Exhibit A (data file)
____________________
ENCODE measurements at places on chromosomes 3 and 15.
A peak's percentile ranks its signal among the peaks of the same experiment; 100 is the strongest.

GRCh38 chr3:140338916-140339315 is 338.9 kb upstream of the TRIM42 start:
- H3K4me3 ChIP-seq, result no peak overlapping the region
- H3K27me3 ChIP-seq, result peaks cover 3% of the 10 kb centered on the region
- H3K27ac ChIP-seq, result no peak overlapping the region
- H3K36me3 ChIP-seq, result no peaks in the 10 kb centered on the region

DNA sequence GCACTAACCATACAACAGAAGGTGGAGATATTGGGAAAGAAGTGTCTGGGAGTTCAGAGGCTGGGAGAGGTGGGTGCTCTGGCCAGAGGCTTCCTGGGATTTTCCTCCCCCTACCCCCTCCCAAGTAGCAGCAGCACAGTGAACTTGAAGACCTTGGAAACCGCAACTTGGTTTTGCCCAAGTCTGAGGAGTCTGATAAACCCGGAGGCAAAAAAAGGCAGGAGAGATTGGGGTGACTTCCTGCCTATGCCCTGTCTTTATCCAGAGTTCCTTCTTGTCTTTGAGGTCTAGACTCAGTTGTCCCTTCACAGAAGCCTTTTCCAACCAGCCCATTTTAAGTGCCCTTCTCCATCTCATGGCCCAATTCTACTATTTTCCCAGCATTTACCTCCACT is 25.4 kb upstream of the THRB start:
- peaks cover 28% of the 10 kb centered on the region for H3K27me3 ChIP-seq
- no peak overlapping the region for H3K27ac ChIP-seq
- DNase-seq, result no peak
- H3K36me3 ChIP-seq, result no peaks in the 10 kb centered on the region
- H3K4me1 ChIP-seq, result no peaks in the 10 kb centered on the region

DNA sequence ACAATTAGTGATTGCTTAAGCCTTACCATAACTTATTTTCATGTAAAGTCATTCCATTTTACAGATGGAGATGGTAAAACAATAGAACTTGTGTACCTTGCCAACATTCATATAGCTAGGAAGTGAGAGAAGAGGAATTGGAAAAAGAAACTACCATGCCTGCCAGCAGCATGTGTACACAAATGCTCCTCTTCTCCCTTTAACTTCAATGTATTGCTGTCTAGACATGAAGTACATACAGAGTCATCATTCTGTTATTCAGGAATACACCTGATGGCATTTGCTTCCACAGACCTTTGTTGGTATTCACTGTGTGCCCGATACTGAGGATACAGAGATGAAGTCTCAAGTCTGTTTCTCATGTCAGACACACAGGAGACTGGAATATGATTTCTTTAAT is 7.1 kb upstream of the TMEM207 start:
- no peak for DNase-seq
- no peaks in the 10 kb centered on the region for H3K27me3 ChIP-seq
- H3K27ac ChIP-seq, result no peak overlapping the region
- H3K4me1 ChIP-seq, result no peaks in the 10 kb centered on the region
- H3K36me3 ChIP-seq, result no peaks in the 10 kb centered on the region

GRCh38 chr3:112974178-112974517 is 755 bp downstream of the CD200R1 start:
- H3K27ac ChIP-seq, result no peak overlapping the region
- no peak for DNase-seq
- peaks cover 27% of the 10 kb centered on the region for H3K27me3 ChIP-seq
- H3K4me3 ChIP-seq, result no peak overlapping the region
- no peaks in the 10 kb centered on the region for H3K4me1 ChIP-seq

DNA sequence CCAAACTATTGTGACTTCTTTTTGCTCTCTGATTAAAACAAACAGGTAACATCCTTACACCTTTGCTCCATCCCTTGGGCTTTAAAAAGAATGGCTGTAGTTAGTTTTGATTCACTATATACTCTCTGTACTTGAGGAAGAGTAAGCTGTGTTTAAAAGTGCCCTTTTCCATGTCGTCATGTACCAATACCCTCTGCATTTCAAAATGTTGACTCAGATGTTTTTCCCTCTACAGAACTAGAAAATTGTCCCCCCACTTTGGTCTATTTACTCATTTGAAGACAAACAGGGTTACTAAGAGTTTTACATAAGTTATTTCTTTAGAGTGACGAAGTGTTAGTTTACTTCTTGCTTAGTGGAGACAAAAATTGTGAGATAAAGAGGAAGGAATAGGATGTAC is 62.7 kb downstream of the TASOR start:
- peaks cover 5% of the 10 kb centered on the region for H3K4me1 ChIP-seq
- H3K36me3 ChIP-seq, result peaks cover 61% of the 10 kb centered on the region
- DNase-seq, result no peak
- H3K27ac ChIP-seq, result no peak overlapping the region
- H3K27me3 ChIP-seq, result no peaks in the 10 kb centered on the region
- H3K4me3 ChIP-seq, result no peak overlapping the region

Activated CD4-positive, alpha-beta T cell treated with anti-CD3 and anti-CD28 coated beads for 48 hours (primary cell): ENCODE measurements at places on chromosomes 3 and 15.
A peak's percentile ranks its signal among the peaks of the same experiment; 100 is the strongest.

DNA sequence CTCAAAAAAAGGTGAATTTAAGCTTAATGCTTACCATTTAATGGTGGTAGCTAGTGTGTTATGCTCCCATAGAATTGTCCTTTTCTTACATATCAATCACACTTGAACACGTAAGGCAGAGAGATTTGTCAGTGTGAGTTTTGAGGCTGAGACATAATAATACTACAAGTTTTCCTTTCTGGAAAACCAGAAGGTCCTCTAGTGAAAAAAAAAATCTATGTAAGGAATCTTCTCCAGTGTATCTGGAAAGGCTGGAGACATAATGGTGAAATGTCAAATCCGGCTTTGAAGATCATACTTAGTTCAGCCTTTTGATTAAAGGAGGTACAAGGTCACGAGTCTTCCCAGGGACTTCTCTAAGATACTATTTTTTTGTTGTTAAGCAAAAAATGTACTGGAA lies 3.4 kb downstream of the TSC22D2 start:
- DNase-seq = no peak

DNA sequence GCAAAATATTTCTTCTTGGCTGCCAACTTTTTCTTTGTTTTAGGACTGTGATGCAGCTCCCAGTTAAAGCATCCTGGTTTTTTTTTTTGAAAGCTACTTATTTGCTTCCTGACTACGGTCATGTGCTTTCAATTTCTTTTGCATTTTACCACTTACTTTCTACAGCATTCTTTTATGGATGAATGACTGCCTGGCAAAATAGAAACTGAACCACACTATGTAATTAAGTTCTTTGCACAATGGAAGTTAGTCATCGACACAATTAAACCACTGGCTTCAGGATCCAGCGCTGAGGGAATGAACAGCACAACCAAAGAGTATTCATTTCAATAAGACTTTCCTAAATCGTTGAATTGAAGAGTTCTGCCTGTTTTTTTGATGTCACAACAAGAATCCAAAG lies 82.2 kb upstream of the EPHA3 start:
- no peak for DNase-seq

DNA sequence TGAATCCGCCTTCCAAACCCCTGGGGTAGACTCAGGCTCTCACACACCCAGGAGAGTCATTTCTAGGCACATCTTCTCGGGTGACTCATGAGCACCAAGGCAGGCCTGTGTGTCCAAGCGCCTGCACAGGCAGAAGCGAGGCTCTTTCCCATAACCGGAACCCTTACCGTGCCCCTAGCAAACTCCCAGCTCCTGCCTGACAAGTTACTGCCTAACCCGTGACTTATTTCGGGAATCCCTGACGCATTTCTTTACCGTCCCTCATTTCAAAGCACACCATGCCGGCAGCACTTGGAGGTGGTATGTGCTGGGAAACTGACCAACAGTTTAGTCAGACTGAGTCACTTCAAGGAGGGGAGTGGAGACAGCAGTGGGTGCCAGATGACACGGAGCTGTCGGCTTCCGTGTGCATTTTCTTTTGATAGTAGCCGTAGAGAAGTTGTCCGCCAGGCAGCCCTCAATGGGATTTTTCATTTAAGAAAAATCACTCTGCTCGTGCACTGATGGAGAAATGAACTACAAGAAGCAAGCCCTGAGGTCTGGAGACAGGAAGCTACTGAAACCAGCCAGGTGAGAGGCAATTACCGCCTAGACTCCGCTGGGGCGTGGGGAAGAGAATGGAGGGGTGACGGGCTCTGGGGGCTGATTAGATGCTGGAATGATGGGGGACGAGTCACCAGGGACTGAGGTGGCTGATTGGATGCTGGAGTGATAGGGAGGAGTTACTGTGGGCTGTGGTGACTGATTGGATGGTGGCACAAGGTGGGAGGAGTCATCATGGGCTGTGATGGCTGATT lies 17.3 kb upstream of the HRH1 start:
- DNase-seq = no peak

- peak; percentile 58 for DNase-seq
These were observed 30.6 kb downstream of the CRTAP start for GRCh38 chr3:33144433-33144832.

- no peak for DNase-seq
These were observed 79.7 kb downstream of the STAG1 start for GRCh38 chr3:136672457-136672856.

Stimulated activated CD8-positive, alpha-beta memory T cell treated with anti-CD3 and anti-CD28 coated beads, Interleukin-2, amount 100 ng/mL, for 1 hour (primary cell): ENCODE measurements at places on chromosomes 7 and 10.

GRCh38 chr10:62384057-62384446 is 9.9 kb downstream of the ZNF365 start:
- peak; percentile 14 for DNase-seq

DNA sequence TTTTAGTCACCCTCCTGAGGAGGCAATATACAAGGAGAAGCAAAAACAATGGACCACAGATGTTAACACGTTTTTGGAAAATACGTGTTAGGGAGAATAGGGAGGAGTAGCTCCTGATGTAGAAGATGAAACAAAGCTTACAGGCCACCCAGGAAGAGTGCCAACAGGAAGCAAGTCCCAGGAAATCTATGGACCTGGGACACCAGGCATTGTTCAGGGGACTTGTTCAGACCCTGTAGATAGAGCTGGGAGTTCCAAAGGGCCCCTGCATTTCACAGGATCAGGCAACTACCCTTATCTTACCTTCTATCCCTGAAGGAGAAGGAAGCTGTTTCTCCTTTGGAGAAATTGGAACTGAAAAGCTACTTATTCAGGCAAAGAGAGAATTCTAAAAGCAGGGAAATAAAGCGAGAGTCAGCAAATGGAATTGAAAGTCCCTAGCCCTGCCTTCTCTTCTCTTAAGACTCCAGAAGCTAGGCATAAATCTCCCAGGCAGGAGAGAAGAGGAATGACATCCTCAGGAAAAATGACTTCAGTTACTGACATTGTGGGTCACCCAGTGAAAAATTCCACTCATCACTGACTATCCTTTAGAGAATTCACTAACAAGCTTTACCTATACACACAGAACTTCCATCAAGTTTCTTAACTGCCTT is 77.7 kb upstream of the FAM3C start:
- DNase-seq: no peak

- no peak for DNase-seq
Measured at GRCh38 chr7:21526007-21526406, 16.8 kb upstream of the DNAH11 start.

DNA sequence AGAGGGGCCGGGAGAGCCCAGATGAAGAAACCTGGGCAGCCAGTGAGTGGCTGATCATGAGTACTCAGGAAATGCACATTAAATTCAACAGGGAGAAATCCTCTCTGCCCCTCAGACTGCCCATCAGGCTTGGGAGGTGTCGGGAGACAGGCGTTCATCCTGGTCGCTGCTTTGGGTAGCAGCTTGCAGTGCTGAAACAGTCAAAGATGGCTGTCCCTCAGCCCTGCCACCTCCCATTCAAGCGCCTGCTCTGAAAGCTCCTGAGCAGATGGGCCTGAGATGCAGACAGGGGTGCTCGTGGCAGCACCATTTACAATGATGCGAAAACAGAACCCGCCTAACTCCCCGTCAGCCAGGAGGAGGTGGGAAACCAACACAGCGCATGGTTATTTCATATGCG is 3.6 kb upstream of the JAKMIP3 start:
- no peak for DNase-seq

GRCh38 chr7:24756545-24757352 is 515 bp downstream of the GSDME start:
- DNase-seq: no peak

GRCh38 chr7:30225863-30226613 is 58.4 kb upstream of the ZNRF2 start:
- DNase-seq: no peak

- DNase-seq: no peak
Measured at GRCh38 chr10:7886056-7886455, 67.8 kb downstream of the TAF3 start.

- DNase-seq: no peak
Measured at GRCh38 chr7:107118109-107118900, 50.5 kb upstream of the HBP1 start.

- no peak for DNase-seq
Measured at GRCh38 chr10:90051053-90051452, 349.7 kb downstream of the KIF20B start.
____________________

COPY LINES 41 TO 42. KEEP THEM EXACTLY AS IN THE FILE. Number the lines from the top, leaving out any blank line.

- peak; percentile 58 for DNase-seq
These were observed 30.6 kb downstream of the CRTAP start for GRCh38 chr3:33144433-33144832.